This is a multicast application similar to a video teleconferencing
   using RTP. Unlike RTP, MRTP uses multiple multicast trees. In [9],
   algorithms are given for computing two maximally disjoint multicast
   trees, where one is used for multicasting and the other is maintained
   as backup. This algorithm can be adapted to support multiple
   multicast trees in an MRTP session.

   For the example, if there are two multicast trees used, where each
   multicast tree is a flow and both flows belong to the same MRTP
   session. Since there may be a large number of participants in the
   session, QoS feedback should be suppressed, as in RTP, to avoid
   feedback explosion. The RTCP transmission interval computing
   algorithm [10] can be used to dynamical compute the interval between
   two back-to-back QoS reports according to the current number of
   participants and the available bandwidth. Since a flow may have more
   than one receiver, the sender ID field in a RR packet is used to
   identify its sender. The QoS metrics for a flow are computed over all
   the receivers of this flow.

7. Security Considerations
   This draft just presents the motivation for an earlier internet-
   draft. As such, there are no security issues that needs to addressed
   by this draft.

References

     1. S. Narayanan, D. Bushmitch, S. Mao, S. Panwar, ôMRTP: A Multi-
        flow Real Time Transport Protocolö, draft-narayanan-mrtp-00.txt,
        July 2004.
     2. Shiwen Mao, Shunan Lin, Shivendra S. Panwar, Yao Wang, and Emre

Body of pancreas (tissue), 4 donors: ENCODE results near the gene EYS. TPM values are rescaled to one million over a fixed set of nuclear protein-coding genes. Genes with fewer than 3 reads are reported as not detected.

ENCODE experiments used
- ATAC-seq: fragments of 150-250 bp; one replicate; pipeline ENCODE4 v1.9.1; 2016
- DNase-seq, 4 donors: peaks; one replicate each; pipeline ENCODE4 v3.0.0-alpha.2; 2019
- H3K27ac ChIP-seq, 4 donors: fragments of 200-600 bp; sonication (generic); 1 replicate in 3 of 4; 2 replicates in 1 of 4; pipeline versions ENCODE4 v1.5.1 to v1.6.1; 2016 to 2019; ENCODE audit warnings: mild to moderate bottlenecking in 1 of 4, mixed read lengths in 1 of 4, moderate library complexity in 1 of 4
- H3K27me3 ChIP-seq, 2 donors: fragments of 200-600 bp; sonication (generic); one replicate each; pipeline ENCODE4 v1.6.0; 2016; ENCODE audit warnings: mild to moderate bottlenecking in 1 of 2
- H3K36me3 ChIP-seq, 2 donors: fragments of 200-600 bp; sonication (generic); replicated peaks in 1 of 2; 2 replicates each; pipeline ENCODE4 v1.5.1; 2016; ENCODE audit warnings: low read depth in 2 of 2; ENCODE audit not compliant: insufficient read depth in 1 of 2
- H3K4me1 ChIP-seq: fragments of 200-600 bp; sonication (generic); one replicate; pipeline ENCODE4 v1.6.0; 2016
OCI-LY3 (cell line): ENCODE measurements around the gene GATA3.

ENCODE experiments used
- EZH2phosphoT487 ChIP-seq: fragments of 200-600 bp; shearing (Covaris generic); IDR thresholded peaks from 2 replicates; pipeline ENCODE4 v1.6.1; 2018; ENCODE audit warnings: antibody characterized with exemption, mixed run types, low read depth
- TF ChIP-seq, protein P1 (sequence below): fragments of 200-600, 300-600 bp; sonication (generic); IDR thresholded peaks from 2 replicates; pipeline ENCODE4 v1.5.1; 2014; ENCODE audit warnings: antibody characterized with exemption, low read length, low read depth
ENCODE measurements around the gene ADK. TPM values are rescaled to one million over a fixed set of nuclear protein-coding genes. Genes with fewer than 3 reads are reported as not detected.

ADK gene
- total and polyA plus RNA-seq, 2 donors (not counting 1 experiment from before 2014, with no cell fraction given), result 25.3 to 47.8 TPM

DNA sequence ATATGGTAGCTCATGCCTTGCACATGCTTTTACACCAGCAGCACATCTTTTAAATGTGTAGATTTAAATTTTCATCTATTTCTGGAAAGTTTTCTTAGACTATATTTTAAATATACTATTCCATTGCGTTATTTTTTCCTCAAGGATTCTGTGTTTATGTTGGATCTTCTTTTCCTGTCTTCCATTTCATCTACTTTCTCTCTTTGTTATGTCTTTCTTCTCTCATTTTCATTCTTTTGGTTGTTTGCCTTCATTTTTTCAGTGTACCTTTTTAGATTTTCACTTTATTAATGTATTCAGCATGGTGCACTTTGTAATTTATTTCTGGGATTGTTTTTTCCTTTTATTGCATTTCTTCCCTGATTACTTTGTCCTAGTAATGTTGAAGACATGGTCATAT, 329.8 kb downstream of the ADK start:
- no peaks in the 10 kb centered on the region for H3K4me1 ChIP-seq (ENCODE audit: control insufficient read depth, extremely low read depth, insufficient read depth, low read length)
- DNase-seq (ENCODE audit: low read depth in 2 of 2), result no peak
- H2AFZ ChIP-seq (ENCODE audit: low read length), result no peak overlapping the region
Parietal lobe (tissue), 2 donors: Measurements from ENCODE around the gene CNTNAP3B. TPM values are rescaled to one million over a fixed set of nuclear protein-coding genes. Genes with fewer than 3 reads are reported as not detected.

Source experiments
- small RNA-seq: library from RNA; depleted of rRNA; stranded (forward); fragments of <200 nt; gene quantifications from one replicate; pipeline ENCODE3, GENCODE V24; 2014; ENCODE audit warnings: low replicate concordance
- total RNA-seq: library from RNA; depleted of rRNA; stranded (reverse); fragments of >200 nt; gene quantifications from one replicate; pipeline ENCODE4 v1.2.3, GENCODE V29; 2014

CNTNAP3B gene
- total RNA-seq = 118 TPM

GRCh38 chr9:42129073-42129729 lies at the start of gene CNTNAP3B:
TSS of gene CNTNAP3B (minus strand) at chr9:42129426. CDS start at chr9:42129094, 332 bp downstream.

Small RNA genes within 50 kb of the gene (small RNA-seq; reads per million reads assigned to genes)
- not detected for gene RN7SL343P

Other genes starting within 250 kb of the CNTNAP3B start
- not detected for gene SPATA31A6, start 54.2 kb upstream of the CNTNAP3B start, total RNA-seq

Celebi, "Video transport over ad hoc networks: Multistream
        coding with multipath transport," IEEE Journal on Selected Areas
        in Communications, Special Issue on Recent Advances in Wireless
        Multimedia, vol. 21, no. 10,
        pp.1721-1737, December 2003.
     3. D. Bushmitch, R. Izmailov, S. Panwar, A. Pal, ``Thinning,
        Striping and Shuffling: Traffic Shaping and Transport Techniques
        for Variable Bit Rate Video,'' in Proc. IEEE GLOBECOM'02,
        Taipei, 2002.
     4. S. Bradner, ``Key words for use in RFCs to indicate requirement
        levelö, RFC 2119.
     5. N. Gogate, D. Chung, S.~S. Panwar, Y. Wang,``Supporting
        image/video applications in a multihop radio environment using
        route diversity and multiple description coding,''  IEEE Trans.



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        Circuit Syst. Video Technol., vol.12, no.9, pp.777-792, Sept.
        2002.
     6. R.~R. Stewart and Q. Xie,  Stream Control Transmission Protocol:
        A Reference Guide. Reading, MA: Addison-Wesley, 2001.
     7. D.~S. Phatak and T. Goff, ``A novel mechanism for data streaming
        across multiple IP links for improving throughput and reliabilit
        in mobile environments,'' in  Proc. IEEE INFOCOM, pp.773-782,
        June 2002.
     8. J.~G. Apostolopoulos, T. Wong, W. Tan, and S. Wee, ``On Multiple
        Description Streaming in Content Delivery Networks,'' in  Proc.
        IEEE INFOCOM, pp.1736-1745, June 2002.
     9. S. Sajama and Z. J. Haas, ``Independent-tree ad hoc multicast
        routing (ITAMAR),'' in  Proc. IEEE Fall VTC'01, October 2001.
     10. H. Schulzrinne, S. Casner, R. Frederick, and V. Jacobson,
        ``RTP: A transport protocol for realtime applications,'' IETF
        Request For Comments 3550. [Online]. Available at:
        http://www.ietf.org.

Acknowledgments
   < TBD>

Author's Addresses

   Sathya Narayanan
   Panasonic Digital Networking Lab,
   2 Research Way, Princeton, NJ 08540
   Phone: (609) 734 7599
   Email: sathya@Research.Panasonic.COM

   Dennis Bushmitch
   Panasonic Digital Networking Lab,
   2 Research Way, Princeton, NJ 08540
   Phone: (609) 734
   Email: db@Research.Panasonic.COM

   Shiwen Mao
   Virginia Polytechnic Institute and State University
   340 Whittemore Hall (0111), Blacksburg, VA 24061
   Email: smao@vt.edu

   Shivendra Panwar
   Polytechnic University
   Brooklyn, NY
   Phone: (618) 260 3740
   Email: panwar@catt.poly.edu


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Acknowledgment
   Funding for the RFC Editor function is currently provided by the
   Internet Society.